Schau dir unsere Auswahl an greek god apollo an, um die tollsten einzigartigen oder spezialgefertigten handgemachten Stücke aus unseren Shops für. Der Apollo war einer der Wichtigsten der olympischen Gottheiten im antiken Griechenland. Apollo war der Gott des Lichts, Heilung und Musik. Er ist der Sohn. Spiele jetzt Apollo God Of The Sun online auf StarVegas ⭐ CHF Casino Bonus Original Novoline Slots Lizensiert in der Schweiz ➜ Spiele jetzt auf. <
Apollo God of the Sun™Apollo: God of the Sun Gods and Goddesses of Ancient Greece: web-recepti.com: Temple, Teri: Fremdsprachige Bücher. Apollo, Greek God, Greek Gods, Greek Mythology, Mythology. Embed this image on your website or blog NOW! Just drop in the embed code below and you're. Apollon (altgriechisch Ἀπόλλων, lateinisch Apollo, deutsch auch Apoll) ist in der griechischen und römischen Mythologie der Gott des Lichts, der Heilung, des.
Apollo God The Olympian of Many Talents VideoApollo's Best Myths and Legends - Greek Mythology Stories - See U in History
Apollo had the same name in Roman mythology but his parents were Jupiter and Latona and his twin sister was Diana. There are many myths surrounding Apollo, all of them with great elements of adventure.
The Roman versions are nearly identical except for names and locations. The core messages are the same. One of the more popular myths surrounding Apollo is the story of his birth.
She seduced Zeus and became pregnant with twins. Hera even kept her own daughter, Eileithyia, from helping Leto give birth, as she was the goddess of childbirth.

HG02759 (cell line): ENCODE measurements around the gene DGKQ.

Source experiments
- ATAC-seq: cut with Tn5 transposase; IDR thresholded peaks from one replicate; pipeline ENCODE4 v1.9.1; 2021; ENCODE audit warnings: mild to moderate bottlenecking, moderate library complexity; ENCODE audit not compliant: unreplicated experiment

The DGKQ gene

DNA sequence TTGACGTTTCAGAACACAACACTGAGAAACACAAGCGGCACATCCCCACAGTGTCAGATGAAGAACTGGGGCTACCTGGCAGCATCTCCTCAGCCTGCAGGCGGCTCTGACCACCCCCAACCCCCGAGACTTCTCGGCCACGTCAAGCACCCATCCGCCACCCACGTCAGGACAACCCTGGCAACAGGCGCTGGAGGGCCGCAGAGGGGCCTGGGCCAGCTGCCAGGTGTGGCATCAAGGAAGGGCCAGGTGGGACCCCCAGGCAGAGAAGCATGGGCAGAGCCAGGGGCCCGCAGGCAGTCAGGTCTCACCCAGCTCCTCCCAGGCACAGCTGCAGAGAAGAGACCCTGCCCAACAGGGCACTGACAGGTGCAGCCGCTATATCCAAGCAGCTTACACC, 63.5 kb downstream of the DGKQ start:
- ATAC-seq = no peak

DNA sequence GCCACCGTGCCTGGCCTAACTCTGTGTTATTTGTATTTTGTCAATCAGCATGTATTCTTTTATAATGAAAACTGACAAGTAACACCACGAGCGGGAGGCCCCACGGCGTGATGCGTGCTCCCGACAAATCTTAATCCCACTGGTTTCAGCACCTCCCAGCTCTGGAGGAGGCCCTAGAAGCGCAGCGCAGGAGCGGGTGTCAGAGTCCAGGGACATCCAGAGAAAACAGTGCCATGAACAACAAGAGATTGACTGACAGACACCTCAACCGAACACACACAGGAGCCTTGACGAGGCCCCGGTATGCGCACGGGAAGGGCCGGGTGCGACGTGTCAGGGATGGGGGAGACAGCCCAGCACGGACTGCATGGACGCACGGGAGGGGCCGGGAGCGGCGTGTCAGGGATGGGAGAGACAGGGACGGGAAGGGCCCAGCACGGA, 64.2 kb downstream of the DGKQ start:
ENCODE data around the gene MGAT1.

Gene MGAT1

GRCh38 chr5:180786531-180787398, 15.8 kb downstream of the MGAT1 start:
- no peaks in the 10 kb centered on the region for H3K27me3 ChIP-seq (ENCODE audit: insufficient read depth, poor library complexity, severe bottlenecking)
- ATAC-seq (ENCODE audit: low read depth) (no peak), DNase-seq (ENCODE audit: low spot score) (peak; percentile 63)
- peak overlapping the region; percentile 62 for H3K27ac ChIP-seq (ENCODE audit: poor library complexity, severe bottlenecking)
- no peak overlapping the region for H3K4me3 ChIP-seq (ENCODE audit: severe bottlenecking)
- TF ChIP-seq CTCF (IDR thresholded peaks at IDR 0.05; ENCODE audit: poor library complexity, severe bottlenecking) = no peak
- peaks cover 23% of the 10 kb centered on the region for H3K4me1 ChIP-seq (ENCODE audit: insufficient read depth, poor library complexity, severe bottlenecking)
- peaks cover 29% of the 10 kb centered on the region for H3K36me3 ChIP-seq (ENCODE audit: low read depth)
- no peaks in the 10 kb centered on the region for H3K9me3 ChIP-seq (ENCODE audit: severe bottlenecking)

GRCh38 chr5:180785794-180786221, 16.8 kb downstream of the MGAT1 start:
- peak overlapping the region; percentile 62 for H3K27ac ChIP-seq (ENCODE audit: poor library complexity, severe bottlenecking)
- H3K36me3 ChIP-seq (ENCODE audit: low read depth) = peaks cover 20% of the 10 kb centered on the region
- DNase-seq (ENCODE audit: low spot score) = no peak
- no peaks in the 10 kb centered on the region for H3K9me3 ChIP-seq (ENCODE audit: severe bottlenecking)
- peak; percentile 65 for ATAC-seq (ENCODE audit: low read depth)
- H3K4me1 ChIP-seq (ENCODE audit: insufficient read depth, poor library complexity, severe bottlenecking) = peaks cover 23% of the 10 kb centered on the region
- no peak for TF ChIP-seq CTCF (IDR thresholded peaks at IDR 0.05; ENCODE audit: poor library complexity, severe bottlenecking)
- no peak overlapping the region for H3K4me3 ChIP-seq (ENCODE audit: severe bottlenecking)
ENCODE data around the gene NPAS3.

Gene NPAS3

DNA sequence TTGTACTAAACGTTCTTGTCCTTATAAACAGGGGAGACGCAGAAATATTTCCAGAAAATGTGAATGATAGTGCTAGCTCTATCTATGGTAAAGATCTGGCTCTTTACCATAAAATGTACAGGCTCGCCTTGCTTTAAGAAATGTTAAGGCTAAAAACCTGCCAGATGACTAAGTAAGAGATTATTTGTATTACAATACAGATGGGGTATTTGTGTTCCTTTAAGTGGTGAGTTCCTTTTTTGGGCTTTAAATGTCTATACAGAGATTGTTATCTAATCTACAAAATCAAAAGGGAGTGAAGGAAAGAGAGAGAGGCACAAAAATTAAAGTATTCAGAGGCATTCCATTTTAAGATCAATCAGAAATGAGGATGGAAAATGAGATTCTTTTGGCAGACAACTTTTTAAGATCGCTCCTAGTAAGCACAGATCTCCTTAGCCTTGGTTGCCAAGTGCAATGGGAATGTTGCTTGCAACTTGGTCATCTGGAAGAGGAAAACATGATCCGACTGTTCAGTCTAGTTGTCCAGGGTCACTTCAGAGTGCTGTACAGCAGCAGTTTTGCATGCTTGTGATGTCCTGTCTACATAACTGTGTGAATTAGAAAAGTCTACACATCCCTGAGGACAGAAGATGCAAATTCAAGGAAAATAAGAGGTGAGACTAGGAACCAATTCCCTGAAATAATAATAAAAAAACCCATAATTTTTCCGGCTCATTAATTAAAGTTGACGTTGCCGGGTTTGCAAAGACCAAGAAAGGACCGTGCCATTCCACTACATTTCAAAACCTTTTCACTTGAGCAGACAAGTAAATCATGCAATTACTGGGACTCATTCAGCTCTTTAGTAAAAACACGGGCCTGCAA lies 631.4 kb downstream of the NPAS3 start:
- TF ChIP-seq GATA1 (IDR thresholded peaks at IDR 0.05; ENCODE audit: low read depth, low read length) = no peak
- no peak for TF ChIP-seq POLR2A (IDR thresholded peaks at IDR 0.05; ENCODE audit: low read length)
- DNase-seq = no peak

Zeus felt terrible for the pain and suffering Leto was going through and turned her into a quail so that she could find refuge.
Leto searched all over Greece until she found a small island known as Delos. Hera was unable to stop Leto from settling on the island as it was being blown by the wind and moved by the waves.
Leto suffered for nine days and nine nights with terrible labor pains. On the tenth day, she went to a small lake and leaned up against a palm tree.
He was a favorite of Apollo and he dearly loved the god back. Apollo appears throughout most of the Greek literature.
An embodiment of the Hellenic ideal of kalokagathia, he is harmony, reason and moderation personified, a perfect blend of physical superiority and moral virtue.
The parents of Apollo were Zeus and Leto. Apollo had 4 children: Asclepius , Troilus , Aristaeus and Orpheus.
Tweet Share 0. Asclepius , Troilus , Aristaeus , Orpheus. Seeing his plight, Apollo pleaded Zeus to release the kind Titan, while Artemis and Leto stood behind him with tears in their eyes.
Zeus, moved by Apollo's words and the tears of the goddesses, finally sent Heracles to free Prometheus. Leukatas was believed to be a white colored rock jutting out from the island of Leukas into the sea.